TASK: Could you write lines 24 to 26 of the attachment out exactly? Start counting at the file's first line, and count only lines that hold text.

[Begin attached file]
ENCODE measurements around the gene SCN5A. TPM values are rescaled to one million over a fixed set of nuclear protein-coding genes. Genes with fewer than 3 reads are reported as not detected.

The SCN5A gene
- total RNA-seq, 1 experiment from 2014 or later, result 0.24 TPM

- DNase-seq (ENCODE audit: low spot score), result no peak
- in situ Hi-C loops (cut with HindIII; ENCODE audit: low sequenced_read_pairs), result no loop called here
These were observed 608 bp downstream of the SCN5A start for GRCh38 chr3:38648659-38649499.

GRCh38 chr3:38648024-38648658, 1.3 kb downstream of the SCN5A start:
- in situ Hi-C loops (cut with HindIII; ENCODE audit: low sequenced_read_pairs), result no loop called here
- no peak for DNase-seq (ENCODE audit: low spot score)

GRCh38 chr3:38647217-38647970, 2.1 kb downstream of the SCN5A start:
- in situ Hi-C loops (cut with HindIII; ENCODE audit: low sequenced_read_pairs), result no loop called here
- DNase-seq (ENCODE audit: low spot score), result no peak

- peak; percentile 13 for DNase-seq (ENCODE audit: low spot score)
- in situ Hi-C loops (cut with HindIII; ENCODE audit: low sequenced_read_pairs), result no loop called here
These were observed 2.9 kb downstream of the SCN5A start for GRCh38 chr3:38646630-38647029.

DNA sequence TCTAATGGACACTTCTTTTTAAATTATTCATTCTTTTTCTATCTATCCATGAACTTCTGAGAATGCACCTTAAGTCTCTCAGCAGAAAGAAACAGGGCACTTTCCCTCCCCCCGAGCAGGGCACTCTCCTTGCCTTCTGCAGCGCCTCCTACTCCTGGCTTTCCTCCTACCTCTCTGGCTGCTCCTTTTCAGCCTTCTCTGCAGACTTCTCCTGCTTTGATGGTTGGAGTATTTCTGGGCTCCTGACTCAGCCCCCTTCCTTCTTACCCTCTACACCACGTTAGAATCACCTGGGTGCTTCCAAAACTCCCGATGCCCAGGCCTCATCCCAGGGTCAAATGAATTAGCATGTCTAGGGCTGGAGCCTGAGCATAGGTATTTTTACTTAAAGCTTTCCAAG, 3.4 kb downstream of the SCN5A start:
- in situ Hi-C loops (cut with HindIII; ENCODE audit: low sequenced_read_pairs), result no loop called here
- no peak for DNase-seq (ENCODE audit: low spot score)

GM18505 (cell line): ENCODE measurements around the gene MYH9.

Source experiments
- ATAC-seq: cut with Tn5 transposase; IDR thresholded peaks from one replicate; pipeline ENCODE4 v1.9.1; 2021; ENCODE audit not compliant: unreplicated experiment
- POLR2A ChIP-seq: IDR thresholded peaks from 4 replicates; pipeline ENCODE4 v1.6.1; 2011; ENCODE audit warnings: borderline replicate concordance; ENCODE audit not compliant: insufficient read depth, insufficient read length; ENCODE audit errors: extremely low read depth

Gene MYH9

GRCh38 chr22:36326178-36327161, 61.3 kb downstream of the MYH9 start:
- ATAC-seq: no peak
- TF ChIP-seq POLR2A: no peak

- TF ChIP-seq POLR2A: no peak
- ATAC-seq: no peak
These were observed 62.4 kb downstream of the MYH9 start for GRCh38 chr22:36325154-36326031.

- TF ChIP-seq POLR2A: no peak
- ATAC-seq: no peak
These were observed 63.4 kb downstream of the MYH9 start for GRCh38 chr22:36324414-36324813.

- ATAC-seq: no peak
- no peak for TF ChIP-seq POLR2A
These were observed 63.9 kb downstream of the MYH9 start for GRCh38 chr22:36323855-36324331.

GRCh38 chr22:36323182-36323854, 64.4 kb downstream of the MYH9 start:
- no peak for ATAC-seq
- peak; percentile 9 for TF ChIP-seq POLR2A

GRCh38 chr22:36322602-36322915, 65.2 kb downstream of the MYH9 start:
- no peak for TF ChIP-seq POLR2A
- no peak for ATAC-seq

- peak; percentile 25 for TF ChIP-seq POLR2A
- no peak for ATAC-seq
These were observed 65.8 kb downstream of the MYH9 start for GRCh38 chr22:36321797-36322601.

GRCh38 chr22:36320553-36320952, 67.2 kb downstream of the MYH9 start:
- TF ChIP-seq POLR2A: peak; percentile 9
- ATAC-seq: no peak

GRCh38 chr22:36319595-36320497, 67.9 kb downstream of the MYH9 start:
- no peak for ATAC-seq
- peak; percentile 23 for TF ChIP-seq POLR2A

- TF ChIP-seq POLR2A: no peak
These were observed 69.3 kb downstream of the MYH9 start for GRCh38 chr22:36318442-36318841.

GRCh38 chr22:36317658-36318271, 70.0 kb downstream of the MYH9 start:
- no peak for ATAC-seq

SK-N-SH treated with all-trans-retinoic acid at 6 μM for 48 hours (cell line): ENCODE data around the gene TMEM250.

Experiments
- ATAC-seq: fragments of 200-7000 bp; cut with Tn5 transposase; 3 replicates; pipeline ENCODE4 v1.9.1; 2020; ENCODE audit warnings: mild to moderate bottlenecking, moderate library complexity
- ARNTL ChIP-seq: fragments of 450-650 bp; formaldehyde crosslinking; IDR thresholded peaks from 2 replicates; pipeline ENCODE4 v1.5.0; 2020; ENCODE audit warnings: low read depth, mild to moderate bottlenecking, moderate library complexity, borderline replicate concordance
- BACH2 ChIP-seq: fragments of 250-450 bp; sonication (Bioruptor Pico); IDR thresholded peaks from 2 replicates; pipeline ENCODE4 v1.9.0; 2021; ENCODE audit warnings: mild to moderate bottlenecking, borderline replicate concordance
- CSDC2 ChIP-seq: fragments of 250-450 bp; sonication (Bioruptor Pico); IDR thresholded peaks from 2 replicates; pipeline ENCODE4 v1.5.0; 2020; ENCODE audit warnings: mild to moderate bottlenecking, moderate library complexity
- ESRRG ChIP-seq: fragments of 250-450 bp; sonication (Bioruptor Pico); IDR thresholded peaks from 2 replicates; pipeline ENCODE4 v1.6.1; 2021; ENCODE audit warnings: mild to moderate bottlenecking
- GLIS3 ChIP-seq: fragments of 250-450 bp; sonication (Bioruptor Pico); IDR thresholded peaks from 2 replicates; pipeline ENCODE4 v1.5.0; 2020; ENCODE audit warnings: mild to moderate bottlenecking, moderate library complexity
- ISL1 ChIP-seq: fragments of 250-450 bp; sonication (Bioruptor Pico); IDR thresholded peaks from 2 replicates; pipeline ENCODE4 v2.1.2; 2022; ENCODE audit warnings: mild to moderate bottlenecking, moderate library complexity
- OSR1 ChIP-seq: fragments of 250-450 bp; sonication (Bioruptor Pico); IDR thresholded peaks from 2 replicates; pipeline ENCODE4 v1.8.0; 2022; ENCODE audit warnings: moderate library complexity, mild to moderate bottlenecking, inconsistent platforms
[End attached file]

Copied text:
GRCh38 chr22:36326178-36327161, 61.3 kb downstream of the MYH9 start:
- ATAC-seq: no peak
- TF ChIP-seq POLR2A: no peak